More than 100,000 people in the U.S. have become allergic to red meat since 2010 because of a weird syndrome triggered by tick bites, according to a government report released Thursday. But health officials believe many more have the problem and don't know it.
A second report estimated that as many as 450,000 Americans have developed the allergy. That would make it the 10th most common food allergy in the U.S., said Dr. Scott Commins, a University of North Carolina researcher who co-authored both papers published by the Centers for Disease Control and Prevention.
Health officials said they are not aware of any confirmed deaths, but people with the allergy have described it as bewildering and terrifying.
"I never connected it with any food because it was hours after eating," said one patient, Bernadine Heller-Greenman.
The reaction, called alpha-gal syndrome, occurs when an infected person eats beef, pork, venison or other meat from mammals — or ingests milk, gelatin or other mammal products.
It’s not caused by a germ but by a sugar, alpha-gal, that is in meat from mammals — and in tick spit. When the sugar enters the body through the skin, it triggers an immune response and can lead to a severe allergic reaction.
Scientists had seen reactions in patients taking a cancer drug that was made in mouse cells containing the alpha-gal sugar. But in 2011 researchers first reported that it could spread through tick bites, too.
"Black-legged ticks" l L. Levin, Ph. D. 1990. (Photo by Smith Collection/Gado/Getty Images).
They tied it to the lone star tick, which despite its Texas-themed name is most common in the eastern and southern U.S. (About 4% of all U.S. cases have been in the eastern end of New York’s Long Island.)
One of the studies released Thursday examined 2017-2022 test results from the main U.S. commercial lab looking for alpha-gal antibodies. They noted the number of people testing positive rose from about 13,000 in 2017 to 19,000 in 2022.
Experts say cases may be up for a variety of reasons, including lone star ticks' expanding range, more people coming into contact with the ticks or more doctors learning about it and ordering tests for it.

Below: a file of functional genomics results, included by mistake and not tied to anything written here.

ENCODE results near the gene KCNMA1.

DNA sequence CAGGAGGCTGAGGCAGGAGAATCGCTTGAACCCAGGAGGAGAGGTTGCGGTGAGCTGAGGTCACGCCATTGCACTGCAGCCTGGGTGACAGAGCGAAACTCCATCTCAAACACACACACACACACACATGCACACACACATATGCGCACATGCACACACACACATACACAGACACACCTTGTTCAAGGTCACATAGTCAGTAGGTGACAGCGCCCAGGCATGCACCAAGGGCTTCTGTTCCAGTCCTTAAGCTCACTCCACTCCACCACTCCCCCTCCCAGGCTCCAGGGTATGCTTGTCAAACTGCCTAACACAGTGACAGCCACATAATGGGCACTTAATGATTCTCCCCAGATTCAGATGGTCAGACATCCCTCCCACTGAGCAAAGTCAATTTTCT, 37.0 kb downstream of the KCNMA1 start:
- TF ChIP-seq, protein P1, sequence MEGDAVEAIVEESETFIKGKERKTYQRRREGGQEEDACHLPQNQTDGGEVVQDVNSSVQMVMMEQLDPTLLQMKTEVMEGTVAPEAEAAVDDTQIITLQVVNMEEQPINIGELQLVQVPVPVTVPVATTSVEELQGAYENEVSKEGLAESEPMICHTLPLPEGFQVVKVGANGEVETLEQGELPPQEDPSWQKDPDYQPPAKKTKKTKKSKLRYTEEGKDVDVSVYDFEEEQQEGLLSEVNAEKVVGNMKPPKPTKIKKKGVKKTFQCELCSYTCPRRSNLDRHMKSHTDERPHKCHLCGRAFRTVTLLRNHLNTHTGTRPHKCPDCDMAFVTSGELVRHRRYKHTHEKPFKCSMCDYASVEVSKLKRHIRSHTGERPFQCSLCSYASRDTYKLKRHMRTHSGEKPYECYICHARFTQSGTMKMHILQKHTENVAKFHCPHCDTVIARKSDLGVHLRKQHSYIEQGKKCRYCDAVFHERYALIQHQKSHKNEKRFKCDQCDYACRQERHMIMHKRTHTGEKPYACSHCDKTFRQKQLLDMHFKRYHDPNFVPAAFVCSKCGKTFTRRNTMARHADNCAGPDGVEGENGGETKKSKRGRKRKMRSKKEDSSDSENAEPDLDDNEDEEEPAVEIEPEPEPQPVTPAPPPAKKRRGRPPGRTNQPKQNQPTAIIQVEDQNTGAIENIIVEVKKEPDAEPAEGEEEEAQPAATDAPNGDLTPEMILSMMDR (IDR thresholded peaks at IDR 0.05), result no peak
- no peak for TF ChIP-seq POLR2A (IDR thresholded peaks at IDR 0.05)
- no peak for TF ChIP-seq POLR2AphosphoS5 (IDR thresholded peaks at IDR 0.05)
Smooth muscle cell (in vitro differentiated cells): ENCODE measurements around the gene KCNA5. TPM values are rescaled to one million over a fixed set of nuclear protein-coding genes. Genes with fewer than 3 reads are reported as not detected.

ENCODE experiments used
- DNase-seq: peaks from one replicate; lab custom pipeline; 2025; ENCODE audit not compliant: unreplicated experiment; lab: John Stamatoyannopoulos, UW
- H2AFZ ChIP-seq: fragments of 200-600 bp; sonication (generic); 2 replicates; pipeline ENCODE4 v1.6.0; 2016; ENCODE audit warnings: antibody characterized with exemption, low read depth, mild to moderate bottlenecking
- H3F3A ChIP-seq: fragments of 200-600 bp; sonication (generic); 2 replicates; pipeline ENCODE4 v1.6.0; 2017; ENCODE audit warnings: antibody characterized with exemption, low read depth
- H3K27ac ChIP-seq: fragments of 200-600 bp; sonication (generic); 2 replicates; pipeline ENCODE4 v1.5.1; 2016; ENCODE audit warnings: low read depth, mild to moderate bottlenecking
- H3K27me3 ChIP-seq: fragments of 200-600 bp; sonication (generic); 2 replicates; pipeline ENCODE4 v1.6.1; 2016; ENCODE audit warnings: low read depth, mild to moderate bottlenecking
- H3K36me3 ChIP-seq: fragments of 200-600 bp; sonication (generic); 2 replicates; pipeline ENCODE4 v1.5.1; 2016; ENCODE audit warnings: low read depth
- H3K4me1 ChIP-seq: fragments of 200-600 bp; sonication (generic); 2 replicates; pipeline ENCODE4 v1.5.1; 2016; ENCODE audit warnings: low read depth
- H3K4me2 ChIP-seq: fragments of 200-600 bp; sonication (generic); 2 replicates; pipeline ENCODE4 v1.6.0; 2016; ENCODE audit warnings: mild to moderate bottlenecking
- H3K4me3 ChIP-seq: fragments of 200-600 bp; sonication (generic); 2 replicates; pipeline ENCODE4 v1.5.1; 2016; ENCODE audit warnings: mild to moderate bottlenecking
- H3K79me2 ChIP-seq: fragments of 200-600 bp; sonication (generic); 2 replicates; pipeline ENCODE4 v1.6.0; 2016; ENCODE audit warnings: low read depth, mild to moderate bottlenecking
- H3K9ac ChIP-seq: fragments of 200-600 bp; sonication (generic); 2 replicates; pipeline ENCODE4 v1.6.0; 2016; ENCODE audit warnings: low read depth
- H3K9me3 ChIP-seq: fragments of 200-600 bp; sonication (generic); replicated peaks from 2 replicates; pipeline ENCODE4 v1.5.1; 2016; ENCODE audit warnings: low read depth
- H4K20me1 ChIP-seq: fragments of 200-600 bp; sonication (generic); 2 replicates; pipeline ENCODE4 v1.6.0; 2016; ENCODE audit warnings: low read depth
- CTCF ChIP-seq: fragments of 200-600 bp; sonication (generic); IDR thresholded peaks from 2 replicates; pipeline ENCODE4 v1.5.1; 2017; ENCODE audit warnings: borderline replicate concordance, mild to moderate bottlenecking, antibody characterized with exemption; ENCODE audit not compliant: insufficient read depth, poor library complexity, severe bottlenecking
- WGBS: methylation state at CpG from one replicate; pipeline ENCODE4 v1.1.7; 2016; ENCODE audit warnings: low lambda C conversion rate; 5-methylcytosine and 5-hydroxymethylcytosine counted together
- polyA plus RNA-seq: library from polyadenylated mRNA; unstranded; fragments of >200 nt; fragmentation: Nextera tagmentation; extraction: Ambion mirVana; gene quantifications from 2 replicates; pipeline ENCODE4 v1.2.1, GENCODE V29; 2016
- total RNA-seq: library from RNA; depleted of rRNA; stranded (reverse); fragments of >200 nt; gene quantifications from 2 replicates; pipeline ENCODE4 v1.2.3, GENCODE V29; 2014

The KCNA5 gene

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But many doctors are not. The second study was a survey last year of 1,500 U.S. primary care doctors and health professionals. The survey found nearly half had never heard of alpha-gal syndrome, and only 5% said they felt very confident they could diagnose it. Researchers used that information to estimate the number of people with the allergy — 450,000.
People with the syndrome can experience symptoms including hives, nausea, vomiting, diarrhea, severe stomach pain, difficulty breathing, dizziness and swelling of the lips, throat, tongue or eye lids. Unlike some other food allergies, which occur soon after eating, these reactions hit hours later.
Some patients have only stomach symptoms, and the American Gastroenterological Association says people with unexplained diarrhea, nausea and abdominal pain should be tested for the syndrome.
Doctors counsel people with the allergy to change their diet, carry epinephrine and avoid tick bites.
The allergy can fade away in some people — Commins has seen that happen in about 15% to 20% of his patients. But a key is avoiding being re-bitten.
Female soft tick (Argasidae) laying a batch of eggs, a carrier of the Lyme disease, 1975. Image courtesy Centers for Disease Control (CDC). (Photo by Smith Collection/Gado/Getty Images)
"The tick bites are central to this. They perpetuate the allergy," he said.
One of his patients is Heller-Greenman, a 78-year-old New York art historian who spends summers on Martha's Vineyard. She has grown accustomed to getting bitten by ticks on the island and said she has had Lyme disease four times.
About five years ago, she started experiencing terrible, itchy hives on her back, torso and thighs in the middle of the night. Her doctors concluded it was an allergic reaction, but couldn't pinpoint the trigger.
She was never a big meat eater, but one day in January 2020 she had a hamburger and then a big, fatty steak the following evening. Six hours after dinner, she woke up nauseated, then suffered terrible spells of vomiting, diarrhea and dizziness. She passed out three times.
She was diagnosed with alpha-gal syndrome shortly after that, and was told to avoid ticks and to stop eating red meat and dairy products. There have been no allergic reactions since.
"I have one grandchild that watches me like a hawk," she said, making sure she reads packaged food labels and avoids foods that could trigger a reaction.
"I feel very lucky, really, that this has worked out for me," she said. "Not all doctors are knowledgeable about this."